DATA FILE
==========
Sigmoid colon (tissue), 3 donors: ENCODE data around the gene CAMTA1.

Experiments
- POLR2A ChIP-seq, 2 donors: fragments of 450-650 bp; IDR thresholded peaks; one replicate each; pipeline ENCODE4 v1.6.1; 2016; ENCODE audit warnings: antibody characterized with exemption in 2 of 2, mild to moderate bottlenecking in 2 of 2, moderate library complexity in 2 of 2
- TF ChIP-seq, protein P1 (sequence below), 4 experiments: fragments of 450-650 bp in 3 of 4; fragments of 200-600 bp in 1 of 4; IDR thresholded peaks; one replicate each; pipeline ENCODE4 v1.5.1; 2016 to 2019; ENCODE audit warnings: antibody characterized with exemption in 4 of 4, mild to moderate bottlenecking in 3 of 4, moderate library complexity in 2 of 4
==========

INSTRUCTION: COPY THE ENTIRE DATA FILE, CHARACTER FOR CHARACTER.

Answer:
Sigmoid colon (tissue), 3 donors: ENCODE data around the gene CAMTA1.

Experiments
- POLR2A ChIP-seq, 2 donors: fragments of 450-650 bp; IDR thresholded peaks; one replicate each; pipeline ENCODE4 v1.6.1; 2016; ENCODE audit warnings: antibody characterized with exemption in 2 of 2, mild to moderate bottlenecking in 2 of 2, moderate library complexity in 2 of 2
- TF ChIP-seq, protein P1 (sequence below), 4 experiments: fragments of 450-650 bp in 3 of 4; fragments of 200-600 bp in 1 of 4; IDR thresholded peaks; one replicate each; pipeline ENCODE4 v1.5.1; 2016 to 2019; ENCODE audit warnings: antibody characterized with exemption in 4 of 4, mild to moderate bottlenecking in 3 of 4, moderate library complexity in 2 of 4